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Saturday, December 22, 2012

Choosing to Turn Down a House Flipping Deal

house flipping deal
The floor here is sunk about 6 inches.

I had high hopes that this post was going to be about announcing House #11 but unfortunately this will not be it. However, that is sort of a good thing...

After the sale of House #10 I have been looking for my next investment and sending out offers like crazy!

I had already commented on how much the inventory of foreclosed/bank owned properties had gone down in Atlanta. So a lot of the properties I am finding in my area of interest that would make good candidates are being bought by people willing to pay a lot more than I am.

So...back on Wednesday we finally put a house under contract. This house had gone under contract about four times before. Bank was asking $130,000, I was offering $95,000. 


When I see contracts fall through on a house it's usually a good thing since that means the bank is getting tired and becomes more willing to let it go for a lower price. So sure enough after the house came back on the market for the fourth time I submitted my offer again.

After some back and forth we finally agreed on a price of $112, 500 thinking the house might need about $40,000 in repairs and could be resold around $200,000. Giving me the potential of a $30,000 profit or so.

The good and bad part is that after doing a thorough inspection I discovered that the repairs needed are more serious than I initially thought. Think structural repairs...yikes!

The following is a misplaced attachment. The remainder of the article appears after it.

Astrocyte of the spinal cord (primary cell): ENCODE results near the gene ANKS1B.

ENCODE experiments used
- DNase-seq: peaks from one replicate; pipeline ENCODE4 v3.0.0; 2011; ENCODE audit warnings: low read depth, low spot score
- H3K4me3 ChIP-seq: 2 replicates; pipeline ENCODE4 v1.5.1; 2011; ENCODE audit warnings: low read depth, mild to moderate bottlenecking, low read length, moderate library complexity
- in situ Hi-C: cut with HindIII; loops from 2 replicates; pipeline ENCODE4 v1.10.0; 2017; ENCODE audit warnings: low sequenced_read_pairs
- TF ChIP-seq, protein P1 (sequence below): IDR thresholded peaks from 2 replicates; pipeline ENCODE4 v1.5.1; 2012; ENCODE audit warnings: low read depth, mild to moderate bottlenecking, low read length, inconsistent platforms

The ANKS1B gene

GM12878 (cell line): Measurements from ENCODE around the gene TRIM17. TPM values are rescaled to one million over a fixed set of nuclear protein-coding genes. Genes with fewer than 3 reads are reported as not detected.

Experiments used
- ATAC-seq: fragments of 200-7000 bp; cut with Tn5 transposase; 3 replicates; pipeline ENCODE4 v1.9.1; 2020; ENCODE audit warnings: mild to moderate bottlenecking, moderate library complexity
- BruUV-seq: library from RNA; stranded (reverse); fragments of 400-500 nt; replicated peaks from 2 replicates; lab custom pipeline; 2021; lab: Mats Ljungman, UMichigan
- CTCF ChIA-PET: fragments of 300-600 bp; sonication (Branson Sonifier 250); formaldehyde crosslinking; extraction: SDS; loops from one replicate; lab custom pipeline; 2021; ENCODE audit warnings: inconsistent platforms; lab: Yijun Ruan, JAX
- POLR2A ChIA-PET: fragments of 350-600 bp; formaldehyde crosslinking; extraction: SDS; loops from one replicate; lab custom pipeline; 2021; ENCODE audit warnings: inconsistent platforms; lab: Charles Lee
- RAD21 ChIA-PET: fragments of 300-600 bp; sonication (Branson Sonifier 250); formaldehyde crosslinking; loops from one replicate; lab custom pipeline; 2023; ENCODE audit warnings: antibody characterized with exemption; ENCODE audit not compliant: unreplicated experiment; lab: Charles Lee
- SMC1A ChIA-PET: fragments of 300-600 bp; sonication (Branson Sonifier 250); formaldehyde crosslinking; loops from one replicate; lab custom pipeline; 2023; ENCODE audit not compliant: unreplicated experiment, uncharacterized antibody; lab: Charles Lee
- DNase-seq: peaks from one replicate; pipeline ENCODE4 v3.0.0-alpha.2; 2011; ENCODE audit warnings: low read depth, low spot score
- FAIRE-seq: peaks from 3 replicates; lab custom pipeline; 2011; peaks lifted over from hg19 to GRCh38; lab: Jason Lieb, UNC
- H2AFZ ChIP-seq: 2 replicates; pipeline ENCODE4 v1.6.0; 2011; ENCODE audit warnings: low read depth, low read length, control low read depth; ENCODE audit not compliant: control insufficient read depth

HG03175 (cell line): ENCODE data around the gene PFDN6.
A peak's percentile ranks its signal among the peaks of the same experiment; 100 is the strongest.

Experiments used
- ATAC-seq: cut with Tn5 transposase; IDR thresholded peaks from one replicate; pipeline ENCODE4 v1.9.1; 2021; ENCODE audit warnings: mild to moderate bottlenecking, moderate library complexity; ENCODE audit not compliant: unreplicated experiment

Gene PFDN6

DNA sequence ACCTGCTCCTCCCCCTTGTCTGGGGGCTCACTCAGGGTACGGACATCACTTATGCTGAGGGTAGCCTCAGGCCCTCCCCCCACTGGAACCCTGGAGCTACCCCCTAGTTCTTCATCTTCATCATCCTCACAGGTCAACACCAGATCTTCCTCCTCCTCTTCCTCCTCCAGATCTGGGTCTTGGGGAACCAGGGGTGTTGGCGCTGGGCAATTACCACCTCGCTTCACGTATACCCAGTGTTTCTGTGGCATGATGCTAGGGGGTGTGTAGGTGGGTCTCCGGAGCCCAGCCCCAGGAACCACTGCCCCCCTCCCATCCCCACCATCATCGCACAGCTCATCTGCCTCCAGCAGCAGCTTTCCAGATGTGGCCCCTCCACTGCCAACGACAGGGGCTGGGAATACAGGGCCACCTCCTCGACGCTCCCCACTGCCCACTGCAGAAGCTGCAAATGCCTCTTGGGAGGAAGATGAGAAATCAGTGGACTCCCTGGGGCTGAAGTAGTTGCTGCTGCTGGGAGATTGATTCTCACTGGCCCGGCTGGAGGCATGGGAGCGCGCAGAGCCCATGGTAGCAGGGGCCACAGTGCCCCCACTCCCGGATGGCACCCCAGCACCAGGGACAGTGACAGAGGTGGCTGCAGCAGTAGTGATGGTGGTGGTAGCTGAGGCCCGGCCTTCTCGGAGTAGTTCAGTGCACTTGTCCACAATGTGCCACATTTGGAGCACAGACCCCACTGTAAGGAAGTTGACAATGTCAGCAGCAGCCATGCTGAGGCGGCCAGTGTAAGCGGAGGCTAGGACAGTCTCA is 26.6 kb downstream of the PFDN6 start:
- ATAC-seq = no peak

kitchen structural damage
Neat picture hah? The orange circle on the left shows area of the floor that is sunk about 2 inches. Plus that whole area is an addition that was not built correctly. Will probably require teardown and rebuild.


The house has seen significant settlement on one side and along with water damage has caused some hefty structural damage on one side of the house. There are diagonal cracks in the drywall along many windows and doors which is a telltale sign of structural problems.


evaluating house flip deal
Not only this but it has a huge back deck that is two stories high and is falling apart between rot and the structural settlement. So it really calls for a teardown of the deck and rebuild from scratch.

To add to this all of the windows in the house are bad, it has drainage and water damage problems in the front, it has no backyard and both of the HVAC units are done.

The biggest problem is that all of these are the things that can be seen. What about all the things that cannot be seen???

The point is...all of this is fixable of course, for the right amount of money...therefore what I thought could be a $40,000 repair job could easily turn into $80...$100...

So now the contract price of $112,500 is nowhere near good enough. So I am getting out of this contract faster than you can say REO...

The point of the whole story is to show you three of the lessons I have learned in this business:

  1. Always have an "escape clause" on your contracts
  2. Consult with someone that knows more than you or that can give you a qualified second opinion. I inspected the house with one of my general contractors and he alerted me to several issues I had overseen.
  3. Don't try to make a good deal out of something that is not.
At the end of the day as much as I am looking forward to finding my next investment it still holds true that no deal is better than a bad deal!

QUESTION: What do you think, should I have gone through with it?





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